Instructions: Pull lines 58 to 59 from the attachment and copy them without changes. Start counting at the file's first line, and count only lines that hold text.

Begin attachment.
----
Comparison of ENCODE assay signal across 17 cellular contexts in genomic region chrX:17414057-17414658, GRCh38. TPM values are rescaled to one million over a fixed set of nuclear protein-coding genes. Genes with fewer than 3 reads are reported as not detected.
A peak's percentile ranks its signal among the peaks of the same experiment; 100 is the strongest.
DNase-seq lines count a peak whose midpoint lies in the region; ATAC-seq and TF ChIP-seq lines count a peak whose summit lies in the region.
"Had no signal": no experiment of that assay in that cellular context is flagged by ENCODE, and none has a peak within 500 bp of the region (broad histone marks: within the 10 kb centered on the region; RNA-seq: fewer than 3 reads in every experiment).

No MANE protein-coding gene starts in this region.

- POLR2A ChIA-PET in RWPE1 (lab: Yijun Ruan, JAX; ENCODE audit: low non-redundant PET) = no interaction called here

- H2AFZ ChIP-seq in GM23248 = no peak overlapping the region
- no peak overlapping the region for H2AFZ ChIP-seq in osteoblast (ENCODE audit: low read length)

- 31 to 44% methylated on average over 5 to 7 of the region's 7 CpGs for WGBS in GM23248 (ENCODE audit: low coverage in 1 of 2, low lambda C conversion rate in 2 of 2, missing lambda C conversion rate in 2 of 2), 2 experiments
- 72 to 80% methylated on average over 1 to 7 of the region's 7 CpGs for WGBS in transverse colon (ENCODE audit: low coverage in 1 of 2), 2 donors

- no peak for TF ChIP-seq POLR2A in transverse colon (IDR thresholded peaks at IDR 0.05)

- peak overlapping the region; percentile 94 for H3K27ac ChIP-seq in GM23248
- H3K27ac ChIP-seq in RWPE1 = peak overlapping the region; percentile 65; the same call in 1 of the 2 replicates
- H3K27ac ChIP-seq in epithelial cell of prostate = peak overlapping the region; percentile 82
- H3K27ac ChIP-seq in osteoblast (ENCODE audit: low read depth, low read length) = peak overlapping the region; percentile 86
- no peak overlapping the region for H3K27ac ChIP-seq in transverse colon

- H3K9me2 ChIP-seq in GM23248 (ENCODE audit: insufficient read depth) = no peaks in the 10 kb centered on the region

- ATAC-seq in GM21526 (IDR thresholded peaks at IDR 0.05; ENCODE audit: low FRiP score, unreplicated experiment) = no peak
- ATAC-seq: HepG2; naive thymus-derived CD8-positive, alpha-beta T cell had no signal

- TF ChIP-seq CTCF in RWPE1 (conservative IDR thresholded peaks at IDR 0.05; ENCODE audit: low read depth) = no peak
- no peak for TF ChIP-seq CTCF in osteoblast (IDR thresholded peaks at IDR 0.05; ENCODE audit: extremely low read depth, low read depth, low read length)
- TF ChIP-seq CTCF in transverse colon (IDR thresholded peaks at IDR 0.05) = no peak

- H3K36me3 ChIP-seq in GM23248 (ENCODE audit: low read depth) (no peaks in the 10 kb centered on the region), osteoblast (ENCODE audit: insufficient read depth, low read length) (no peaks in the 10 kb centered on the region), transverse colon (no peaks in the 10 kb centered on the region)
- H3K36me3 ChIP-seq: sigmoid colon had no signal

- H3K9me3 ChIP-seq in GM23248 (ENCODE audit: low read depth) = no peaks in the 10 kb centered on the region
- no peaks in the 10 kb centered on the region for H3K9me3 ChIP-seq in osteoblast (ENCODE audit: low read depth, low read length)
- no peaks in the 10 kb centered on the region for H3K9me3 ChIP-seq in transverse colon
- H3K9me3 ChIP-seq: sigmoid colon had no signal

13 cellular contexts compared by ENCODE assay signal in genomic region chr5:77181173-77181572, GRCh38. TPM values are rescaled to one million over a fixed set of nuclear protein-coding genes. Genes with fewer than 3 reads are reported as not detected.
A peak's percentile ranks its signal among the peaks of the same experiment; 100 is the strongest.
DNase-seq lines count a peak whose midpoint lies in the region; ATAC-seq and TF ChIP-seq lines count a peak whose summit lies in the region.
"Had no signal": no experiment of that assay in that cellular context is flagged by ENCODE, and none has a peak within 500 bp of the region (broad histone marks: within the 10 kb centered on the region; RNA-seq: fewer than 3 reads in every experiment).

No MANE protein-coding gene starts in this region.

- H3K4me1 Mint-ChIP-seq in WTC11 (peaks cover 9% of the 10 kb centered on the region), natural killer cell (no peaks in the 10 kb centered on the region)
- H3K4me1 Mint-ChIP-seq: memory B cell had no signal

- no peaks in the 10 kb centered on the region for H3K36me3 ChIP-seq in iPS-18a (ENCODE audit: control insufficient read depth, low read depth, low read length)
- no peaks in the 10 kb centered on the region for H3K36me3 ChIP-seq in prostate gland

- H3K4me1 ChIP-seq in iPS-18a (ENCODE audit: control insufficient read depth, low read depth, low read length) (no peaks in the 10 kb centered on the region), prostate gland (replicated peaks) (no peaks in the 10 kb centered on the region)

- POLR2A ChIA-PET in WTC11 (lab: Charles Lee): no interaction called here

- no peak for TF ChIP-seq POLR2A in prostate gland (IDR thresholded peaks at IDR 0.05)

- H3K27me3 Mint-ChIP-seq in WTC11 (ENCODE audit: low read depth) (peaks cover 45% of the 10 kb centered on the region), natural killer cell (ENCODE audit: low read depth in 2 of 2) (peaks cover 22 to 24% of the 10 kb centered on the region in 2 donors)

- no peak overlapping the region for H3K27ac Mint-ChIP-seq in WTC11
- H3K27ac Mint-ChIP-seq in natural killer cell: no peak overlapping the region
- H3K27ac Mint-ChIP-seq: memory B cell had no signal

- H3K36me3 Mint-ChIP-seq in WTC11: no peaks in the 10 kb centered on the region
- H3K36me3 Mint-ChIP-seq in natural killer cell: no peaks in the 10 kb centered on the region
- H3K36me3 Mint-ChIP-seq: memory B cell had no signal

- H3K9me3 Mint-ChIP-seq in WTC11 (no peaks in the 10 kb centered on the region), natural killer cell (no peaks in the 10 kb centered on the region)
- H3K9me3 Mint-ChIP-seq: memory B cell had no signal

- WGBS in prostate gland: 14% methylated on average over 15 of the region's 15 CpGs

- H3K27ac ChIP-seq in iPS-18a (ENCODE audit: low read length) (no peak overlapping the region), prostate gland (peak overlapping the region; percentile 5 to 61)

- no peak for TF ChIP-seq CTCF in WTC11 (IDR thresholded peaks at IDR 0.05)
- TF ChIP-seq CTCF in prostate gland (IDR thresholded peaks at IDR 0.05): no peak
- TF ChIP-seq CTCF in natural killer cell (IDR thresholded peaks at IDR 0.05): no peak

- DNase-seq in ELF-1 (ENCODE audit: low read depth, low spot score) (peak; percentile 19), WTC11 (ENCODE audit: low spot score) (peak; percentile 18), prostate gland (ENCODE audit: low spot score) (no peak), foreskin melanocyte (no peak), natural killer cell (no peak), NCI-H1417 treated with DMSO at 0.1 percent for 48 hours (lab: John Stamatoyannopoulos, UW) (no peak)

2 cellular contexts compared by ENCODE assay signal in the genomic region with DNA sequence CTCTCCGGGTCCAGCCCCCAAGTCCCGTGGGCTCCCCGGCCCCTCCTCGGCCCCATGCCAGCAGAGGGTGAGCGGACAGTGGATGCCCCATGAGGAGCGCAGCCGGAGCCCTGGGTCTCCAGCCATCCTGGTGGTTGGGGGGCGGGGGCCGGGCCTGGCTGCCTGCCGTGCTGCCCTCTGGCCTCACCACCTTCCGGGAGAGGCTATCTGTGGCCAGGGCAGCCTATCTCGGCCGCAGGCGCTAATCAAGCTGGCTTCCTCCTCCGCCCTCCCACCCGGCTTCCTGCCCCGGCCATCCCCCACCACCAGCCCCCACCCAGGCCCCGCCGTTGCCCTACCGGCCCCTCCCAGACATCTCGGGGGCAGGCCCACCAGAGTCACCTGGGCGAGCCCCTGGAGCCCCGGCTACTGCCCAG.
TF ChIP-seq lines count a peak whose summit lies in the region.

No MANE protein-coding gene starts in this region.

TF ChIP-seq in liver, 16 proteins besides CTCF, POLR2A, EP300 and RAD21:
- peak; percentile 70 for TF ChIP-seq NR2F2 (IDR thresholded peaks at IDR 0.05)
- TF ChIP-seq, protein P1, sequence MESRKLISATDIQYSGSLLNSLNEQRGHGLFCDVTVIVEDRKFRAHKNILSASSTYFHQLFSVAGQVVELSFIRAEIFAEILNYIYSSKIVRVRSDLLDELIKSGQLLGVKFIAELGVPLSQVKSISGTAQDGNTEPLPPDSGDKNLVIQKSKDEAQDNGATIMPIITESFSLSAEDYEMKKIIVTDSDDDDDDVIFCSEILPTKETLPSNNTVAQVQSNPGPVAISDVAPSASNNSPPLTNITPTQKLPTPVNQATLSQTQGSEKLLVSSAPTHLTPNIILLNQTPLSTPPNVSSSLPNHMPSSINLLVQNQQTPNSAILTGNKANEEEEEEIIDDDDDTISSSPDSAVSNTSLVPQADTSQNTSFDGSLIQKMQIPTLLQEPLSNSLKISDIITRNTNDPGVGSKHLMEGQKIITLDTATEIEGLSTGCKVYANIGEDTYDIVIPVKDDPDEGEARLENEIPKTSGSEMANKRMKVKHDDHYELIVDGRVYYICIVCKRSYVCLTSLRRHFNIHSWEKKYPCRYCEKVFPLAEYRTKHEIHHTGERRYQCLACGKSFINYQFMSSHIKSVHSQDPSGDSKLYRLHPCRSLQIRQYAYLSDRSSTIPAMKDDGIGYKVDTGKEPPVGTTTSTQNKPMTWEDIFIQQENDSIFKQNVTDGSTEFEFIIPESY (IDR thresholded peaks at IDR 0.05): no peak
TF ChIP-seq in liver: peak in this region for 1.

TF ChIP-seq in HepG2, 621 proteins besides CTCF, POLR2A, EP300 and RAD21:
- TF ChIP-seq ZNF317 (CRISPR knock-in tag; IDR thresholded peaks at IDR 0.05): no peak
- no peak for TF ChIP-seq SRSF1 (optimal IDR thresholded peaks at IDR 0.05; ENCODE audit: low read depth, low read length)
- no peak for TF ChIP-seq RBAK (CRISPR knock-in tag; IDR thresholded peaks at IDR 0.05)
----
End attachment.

No MANE protein-coding gene starts in this region.

TF ChIP-seq in liver, 16 proteins besides CTCF, POLR2A, EP300 and RAD21: